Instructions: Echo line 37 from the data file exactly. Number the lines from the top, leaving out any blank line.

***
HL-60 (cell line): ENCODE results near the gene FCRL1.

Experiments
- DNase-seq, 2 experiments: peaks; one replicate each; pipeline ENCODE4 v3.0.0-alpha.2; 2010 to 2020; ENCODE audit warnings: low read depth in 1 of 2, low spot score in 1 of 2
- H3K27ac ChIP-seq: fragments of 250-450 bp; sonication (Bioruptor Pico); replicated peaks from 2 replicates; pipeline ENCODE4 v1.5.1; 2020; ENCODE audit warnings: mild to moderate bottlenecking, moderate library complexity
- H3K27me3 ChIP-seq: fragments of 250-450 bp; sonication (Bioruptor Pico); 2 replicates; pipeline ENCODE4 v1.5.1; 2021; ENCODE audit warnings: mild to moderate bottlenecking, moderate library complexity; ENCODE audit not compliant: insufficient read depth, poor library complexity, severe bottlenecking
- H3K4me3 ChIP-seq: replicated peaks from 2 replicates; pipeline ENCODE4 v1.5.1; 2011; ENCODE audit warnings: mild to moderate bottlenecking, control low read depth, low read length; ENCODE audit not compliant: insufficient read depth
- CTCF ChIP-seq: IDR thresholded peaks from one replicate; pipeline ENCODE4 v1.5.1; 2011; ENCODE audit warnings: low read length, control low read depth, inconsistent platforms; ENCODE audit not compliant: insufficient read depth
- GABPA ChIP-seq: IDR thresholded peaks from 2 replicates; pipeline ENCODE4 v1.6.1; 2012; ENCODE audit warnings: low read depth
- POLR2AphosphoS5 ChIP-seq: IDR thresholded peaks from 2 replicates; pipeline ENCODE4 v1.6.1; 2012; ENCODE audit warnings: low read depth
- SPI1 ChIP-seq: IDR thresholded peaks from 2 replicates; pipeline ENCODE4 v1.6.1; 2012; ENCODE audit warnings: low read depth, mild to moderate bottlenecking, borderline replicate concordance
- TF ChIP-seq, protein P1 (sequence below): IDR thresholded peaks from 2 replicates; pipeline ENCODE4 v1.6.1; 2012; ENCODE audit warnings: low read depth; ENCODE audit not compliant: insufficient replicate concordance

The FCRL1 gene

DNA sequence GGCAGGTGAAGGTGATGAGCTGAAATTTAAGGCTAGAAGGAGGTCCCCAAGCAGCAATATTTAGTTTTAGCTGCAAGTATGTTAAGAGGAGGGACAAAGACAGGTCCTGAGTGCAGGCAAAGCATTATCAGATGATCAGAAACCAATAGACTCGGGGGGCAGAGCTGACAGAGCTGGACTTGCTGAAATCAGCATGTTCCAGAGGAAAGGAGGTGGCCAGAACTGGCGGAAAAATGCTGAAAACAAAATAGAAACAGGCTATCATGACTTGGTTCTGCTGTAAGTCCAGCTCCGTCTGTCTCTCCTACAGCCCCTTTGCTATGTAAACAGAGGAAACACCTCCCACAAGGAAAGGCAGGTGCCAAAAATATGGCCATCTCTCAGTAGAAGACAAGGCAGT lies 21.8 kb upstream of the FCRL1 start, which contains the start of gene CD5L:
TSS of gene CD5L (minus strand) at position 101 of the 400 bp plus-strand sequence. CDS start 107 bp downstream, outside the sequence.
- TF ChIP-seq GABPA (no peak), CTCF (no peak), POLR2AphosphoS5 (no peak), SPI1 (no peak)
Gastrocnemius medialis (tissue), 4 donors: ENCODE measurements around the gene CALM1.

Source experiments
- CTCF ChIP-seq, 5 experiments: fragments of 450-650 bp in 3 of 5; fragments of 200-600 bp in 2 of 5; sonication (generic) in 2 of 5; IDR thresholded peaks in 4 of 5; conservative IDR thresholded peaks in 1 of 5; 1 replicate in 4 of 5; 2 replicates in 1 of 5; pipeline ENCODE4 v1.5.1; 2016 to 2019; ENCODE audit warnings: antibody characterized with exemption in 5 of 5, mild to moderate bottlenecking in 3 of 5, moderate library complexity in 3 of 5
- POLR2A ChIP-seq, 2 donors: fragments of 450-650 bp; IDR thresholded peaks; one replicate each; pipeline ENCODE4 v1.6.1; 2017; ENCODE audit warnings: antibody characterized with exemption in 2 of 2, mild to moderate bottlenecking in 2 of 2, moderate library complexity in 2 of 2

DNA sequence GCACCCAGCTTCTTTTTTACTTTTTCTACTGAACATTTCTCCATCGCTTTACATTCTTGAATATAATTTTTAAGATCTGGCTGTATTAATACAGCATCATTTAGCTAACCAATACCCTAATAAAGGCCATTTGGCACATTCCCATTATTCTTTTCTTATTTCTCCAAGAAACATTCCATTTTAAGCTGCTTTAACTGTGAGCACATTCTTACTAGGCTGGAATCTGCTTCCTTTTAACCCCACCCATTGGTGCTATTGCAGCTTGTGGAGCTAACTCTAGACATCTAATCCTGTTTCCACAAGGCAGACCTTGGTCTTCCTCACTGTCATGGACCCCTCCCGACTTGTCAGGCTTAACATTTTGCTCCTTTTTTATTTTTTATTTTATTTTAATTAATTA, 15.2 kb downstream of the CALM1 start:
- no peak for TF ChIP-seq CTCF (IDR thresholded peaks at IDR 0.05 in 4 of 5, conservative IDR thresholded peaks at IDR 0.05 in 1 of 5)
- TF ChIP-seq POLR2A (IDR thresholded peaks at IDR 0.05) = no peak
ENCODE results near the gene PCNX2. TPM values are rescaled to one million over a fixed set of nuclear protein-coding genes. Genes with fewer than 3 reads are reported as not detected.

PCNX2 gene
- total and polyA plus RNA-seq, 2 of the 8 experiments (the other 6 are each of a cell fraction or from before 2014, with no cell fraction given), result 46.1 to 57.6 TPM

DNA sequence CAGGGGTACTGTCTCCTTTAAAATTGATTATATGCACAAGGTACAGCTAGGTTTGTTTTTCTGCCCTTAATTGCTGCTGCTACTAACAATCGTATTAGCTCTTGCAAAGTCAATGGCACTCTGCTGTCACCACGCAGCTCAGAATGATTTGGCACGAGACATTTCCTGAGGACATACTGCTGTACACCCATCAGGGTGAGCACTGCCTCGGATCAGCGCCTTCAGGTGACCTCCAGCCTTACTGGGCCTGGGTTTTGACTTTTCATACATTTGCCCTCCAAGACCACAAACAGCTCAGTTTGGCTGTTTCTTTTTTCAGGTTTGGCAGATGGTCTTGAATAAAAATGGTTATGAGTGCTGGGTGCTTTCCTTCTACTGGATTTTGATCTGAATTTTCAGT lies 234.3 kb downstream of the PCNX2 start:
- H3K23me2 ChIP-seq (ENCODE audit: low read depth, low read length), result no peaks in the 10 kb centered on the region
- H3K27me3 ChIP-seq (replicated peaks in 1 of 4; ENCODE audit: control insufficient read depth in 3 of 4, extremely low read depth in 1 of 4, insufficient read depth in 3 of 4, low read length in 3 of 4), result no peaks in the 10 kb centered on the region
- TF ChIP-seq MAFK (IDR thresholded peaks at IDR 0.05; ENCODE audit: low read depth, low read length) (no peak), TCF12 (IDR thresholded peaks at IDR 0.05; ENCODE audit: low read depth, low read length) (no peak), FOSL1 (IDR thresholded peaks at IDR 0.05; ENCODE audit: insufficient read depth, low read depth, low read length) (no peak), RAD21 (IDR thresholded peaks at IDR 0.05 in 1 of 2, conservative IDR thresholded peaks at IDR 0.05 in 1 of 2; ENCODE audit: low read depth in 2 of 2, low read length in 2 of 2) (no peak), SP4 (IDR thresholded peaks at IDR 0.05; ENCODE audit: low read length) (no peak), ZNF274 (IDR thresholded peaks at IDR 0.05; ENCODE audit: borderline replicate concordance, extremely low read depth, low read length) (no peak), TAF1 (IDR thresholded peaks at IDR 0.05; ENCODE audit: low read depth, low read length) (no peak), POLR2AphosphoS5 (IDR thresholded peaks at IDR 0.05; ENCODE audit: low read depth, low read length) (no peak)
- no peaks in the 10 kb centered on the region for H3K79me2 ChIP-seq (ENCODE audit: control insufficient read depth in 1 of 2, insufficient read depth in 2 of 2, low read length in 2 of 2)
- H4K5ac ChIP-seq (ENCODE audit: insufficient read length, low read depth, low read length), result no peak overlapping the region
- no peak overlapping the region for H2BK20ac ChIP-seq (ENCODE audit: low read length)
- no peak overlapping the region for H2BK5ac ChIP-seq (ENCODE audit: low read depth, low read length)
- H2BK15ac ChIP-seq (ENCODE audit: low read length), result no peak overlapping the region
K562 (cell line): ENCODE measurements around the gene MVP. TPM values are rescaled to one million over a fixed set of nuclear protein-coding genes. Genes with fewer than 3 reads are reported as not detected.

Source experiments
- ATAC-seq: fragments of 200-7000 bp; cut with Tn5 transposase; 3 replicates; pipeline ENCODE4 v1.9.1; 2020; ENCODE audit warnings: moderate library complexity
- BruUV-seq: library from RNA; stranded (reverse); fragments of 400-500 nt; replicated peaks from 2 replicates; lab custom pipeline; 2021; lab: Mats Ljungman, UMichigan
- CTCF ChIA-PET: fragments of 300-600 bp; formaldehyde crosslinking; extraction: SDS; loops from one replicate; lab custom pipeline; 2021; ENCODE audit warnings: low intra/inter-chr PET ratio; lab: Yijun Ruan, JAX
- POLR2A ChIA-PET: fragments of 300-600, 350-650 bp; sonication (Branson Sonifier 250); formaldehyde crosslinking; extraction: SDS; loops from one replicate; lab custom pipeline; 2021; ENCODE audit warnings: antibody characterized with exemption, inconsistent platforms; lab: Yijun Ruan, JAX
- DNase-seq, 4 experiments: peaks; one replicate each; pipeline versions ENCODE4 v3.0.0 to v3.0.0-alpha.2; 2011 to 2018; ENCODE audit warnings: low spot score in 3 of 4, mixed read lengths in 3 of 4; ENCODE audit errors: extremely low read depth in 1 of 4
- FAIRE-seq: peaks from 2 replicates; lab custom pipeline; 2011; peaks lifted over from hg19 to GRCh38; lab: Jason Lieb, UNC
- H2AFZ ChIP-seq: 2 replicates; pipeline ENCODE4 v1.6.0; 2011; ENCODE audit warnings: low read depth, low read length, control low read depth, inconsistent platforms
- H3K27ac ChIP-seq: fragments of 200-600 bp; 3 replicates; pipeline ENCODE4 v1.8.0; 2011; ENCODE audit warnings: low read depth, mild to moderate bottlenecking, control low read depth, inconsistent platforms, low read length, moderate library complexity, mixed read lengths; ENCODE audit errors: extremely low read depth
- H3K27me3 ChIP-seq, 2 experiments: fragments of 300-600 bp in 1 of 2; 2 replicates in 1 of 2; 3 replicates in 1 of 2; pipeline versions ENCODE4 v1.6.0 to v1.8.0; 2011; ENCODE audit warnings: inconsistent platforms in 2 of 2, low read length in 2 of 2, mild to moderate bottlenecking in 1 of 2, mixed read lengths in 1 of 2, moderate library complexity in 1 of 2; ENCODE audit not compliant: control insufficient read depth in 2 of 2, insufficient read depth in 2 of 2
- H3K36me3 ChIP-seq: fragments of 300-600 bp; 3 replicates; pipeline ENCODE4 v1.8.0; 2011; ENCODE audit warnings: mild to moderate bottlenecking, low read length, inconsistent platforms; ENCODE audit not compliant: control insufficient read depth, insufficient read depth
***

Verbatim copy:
- ATAC-seq: fragments of 200-7000 bp; cut with Tn5 transposase; 3 replicates; pipeline ENCODE4 v1.9.1; 2020; ENCODE audit warnings: moderate library complexity